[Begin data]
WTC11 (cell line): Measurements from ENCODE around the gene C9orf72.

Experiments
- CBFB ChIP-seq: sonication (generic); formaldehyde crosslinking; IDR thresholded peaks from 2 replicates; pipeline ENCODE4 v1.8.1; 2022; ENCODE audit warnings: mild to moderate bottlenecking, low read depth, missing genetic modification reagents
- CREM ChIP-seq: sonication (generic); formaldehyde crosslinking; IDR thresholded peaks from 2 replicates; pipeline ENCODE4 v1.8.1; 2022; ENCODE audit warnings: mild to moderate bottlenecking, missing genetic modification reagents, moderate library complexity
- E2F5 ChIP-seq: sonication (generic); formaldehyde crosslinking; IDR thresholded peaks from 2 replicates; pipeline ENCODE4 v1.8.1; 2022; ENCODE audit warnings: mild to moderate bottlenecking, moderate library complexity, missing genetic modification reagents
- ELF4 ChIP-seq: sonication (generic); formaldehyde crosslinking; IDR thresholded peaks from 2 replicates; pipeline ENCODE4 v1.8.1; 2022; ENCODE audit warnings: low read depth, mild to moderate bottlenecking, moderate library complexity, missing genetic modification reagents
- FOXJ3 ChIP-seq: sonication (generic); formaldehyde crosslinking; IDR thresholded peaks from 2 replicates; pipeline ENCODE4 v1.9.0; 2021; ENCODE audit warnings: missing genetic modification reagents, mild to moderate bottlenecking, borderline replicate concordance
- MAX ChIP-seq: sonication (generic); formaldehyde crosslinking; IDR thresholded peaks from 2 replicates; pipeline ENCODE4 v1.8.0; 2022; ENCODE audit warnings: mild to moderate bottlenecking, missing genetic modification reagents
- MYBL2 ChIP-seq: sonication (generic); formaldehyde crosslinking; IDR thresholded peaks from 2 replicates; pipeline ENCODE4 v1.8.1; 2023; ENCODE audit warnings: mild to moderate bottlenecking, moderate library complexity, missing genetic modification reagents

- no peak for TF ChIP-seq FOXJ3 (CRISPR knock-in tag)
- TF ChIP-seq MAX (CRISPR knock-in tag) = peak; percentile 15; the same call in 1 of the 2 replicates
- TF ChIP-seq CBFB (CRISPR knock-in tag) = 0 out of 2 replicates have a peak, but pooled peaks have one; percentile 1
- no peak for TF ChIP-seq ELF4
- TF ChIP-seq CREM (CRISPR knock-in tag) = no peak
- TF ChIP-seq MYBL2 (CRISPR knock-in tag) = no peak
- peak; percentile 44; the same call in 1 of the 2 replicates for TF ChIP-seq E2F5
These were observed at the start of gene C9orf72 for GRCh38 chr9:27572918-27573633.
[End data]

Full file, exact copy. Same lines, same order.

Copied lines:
WTC11 (cell line): Measurements from ENCODE around the gene C9orf72.

Experiments
- CBFB ChIP-seq: sonication (generic); formaldehyde crosslinking; IDR thresholded peaks from 2 replicates; pipeline ENCODE4 v1.8.1; 2022; ENCODE audit warnings: mild to moderate bottlenecking, low read depth, missing genetic modification reagents
- CREM ChIP-seq: sonication (generic); formaldehyde crosslinking; IDR thresholded peaks from 2 replicates; pipeline ENCODE4 v1.8.1; 2022; ENCODE audit warnings: mild to moderate bottlenecking, missing genetic modification reagents, moderate library complexity
- E2F5 ChIP-seq: sonication (generic); formaldehyde crosslinking; IDR thresholded peaks from 2 replicates; pipeline ENCODE4 v1.8.1; 2022; ENCODE audit warnings: mild to moderate bottlenecking, moderate library complexity, missing genetic modification reagents
- ELF4 ChIP-seq: sonication (generic); formaldehyde crosslinking; IDR thresholded peaks from 2 replicates; pipeline ENCODE4 v1.8.1; 2022; ENCODE audit warnings: low read depth, mild to moderate bottlenecking, moderate library complexity, missing genetic modification reagents
- FOXJ3 ChIP-seq: sonication (generic); formaldehyde crosslinking; IDR thresholded peaks from 2 replicates; pipeline ENCODE4 v1.9.0; 2021; ENCODE audit warnings: missing genetic modification reagents, mild to moderate bottlenecking, borderline replicate concordance
- MAX ChIP-seq: sonication (generic); formaldehyde crosslinking; IDR thresholded peaks from 2 replicates; pipeline ENCODE4 v1.8.0; 2022; ENCODE audit warnings: mild to moderate bottlenecking, missing genetic modification reagents
- MYBL2 ChIP-seq: sonication (generic); formaldehyde crosslinking; IDR thresholded peaks from 2 replicates; pipeline ENCODE4 v1.8.1; 2023; ENCODE audit warnings: mild to moderate bottlenecking, moderate library complexity, missing genetic modification reagents

- no peak for TF ChIP-seq FOXJ3 (CRISPR knock-in tag)
- TF ChIP-seq MAX (CRISPR knock-in tag) = peak; percentile 15; the same call in 1 of the 2 replicates
- TF ChIP-seq CBFB (CRISPR knock-in tag) = 0 out of 2 replicates have a peak, but pooled peaks have one; percentile 1
- no peak for TF ChIP-seq ELF4
- TF ChIP-seq CREM (CRISPR knock-in tag) = no peak
- TF ChIP-seq MYBL2 (CRISPR knock-in tag) = no peak
- peak; percentile 44; the same call in 1 of the 2 replicates for TF ChIP-seq E2F5
These were observed at the start of gene C9orf72 for GRCh38 chr9:27572918-27573633.